Playing barefoot against the booted British became a sign of the cultural battle and the unity of the Bengali community and it was the encapsulation of nationalism against the colonisers in a true form. The maidan became the arena for this cultural warfare and any win against a British team was seen as nationalism's win over the evil of colonialism.

The Trades Cup final of 1892 saw Sovabazar oust British team East Surrey Regiment to claim the title, but it was Mohun Bagan's success and their very identity that played a key role in the accentuation of this cultural war.

The club was founded by the Bengali aristocrats and intelligentia and carried a nationalistic aim. They wanted to create a name for Bengali masculinity and activities that stuck as a stereotype to the community were banned in the clubhouse. This included drinking and smoking and the club made sure that income was always available for the players who didn't have employment. In some ways, it was a community club in the most perfect sense.

It had an identity, a culture, a notion and a certain set of rules which members had to follow. And this proved key in what was to come. The partition of Bengal in 1905 only accentuated the feeling of animosity in Bengal towards the British and while their reasons for the action were portrayed to be simply administrative, that wasn't really the case. Football was now increasingly seen as one important way to sometimes prove their might.

Mohun Bagan won three Trades Cups in a row in the early 1900s, also winning the Cooch Behar Cup twice and winning the Gladstone Trophy once. In the process, they also kept picking up important wins against English sides, constantly giving Bengalis something to not just look forward to but also something to cheer for when the imperialists were trying to divide the country.

People all across Bengal celebrated their wins over European sides and it was clear that Indian football was acquiring an image, a culture and something which had an aim. This surge of nationalism through football came at the right time, as Mohun Bagan defeated East Yorkshire regiment in the IFA Shield Final of 1911.

About 60,000 people were present at the Maidan to witness the game and arrangements were made for people to commute from the maidan to the places around Bengal. An article from the Manchester Guardian has stated that people from all religions and classes chanted 'Vande Mataram' as they headed to the maidan, as the bare-footed Indian team came back from a goal down to win 2-1.

This was seen as a massive win not just for the club, but for the country. Mohun Bagan were fulfilling their nationalistic identity and the wave of nationalism was enhanced. Kausik Bandopadhyay has stated in his works that this became a time when the term 'Indians' was being used synonymously for 'Indians'. It was a clear indicator of how it wasn't a win for a community, the joy was all-encompassing.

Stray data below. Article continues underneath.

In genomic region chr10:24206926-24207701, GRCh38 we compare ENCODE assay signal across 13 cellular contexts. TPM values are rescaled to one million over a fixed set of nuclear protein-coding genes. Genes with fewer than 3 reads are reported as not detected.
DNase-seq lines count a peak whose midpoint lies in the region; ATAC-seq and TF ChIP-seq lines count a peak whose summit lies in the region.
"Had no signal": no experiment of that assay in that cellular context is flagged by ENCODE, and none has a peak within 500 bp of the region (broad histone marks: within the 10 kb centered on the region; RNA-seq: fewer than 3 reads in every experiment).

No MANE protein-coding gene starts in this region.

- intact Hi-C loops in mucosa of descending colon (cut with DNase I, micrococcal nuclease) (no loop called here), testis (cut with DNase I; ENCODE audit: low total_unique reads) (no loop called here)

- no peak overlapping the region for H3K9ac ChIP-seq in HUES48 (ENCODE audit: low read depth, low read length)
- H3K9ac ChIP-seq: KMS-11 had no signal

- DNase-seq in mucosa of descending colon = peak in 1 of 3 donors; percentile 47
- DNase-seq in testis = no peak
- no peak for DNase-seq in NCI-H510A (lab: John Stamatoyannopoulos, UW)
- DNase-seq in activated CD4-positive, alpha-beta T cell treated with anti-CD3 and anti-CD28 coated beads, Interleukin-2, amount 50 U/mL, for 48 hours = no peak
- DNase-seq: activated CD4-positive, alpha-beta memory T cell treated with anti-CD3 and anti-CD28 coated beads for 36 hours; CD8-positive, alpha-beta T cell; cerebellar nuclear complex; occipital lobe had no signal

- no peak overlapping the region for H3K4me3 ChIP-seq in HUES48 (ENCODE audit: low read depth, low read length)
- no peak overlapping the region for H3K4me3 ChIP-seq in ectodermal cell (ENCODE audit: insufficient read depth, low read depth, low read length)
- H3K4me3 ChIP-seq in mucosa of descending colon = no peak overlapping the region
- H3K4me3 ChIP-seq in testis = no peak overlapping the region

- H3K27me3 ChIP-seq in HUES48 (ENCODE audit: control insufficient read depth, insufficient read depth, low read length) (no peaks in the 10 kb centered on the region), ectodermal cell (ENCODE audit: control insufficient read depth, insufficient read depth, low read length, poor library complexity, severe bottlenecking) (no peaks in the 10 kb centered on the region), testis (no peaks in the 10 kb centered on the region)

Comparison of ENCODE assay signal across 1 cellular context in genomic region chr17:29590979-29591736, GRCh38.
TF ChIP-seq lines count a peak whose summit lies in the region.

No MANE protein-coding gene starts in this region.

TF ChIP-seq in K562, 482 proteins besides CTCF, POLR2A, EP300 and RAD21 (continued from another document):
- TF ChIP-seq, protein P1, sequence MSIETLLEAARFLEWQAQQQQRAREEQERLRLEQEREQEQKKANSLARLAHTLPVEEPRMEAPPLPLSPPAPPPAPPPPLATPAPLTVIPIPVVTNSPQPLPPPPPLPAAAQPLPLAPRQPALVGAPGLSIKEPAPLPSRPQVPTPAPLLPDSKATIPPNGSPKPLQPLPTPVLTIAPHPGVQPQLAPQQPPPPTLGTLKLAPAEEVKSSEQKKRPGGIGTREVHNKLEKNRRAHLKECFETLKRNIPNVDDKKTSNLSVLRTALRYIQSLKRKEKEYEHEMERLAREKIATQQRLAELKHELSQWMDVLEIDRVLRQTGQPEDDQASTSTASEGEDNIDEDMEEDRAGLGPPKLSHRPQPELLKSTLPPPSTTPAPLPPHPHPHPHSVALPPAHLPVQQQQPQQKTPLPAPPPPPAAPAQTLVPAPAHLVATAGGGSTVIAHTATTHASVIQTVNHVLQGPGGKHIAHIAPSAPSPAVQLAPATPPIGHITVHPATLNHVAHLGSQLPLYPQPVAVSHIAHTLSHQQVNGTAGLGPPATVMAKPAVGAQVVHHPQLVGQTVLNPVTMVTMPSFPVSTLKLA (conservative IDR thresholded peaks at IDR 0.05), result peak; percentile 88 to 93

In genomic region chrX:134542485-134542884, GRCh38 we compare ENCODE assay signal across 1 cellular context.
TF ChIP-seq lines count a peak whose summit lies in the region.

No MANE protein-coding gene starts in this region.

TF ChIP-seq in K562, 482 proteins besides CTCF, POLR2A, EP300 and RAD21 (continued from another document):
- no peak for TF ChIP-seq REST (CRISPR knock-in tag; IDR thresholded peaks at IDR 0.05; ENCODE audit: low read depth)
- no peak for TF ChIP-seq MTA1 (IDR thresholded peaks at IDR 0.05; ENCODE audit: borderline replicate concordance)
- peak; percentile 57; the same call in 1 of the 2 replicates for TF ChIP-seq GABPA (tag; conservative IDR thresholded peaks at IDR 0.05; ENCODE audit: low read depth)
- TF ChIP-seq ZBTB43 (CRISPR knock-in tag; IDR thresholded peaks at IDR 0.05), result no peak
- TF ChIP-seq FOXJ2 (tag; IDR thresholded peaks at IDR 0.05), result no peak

When the club had to defend the IFA Shield in 1912, two of their legal goals were disallowed for offside in a move that was seen as 'revenge' by the British. Despite the increasing influence of Indian football, no Indians were allowed on the Indian Football Association and this led to Indian clubs boycotting the Calcutta League in the 1930s. After a point, the British had no choice but to capitulate and hand Indians and Indian clubs enough representation in all footballing boards and competitions.

The shift of the Indian capital to Delhi in 1911 is now seen as a rather uninteresting event in Indian history now, Ramchandra Guha has pointed out in his works that the impact and momentum which football gave to the movement has often gone 'unnoticed'. He believes that the connection between sporting success of India's football clubs and anti-colonialism is often undermined.

It was seen as the recovery of self-respect and dignity for the country, more than the region of Bengal. Bandopadhyay argues that football became the home for pent-up nationalism. The affluent class was reluctant in taking direct part in the nationalist movement and the youth were not willing to get involved in direct confrontation either. The working class couldn't show their resentment openly because they worked under the colonialists themselves. So football allowed them to express themselves in different ways and it was a place where nothing could really stop them.

In more ways than one, football was the source of coalescence for Indians across castes, religion and class. While it did become the hotbed of division along the same lines when political involvements around 1947 stepped in, but the game did a rather undervalued job in uniting the nation in a rather subtle manner. It may not get credit, but when thousands of Indians were in the same voice when Neeraj Chopra won Gold in the Olympics, nothing else really mattered.

And when the British thought they could rule India and our countrymen had nothing to lose, football helped them seek a viable identity.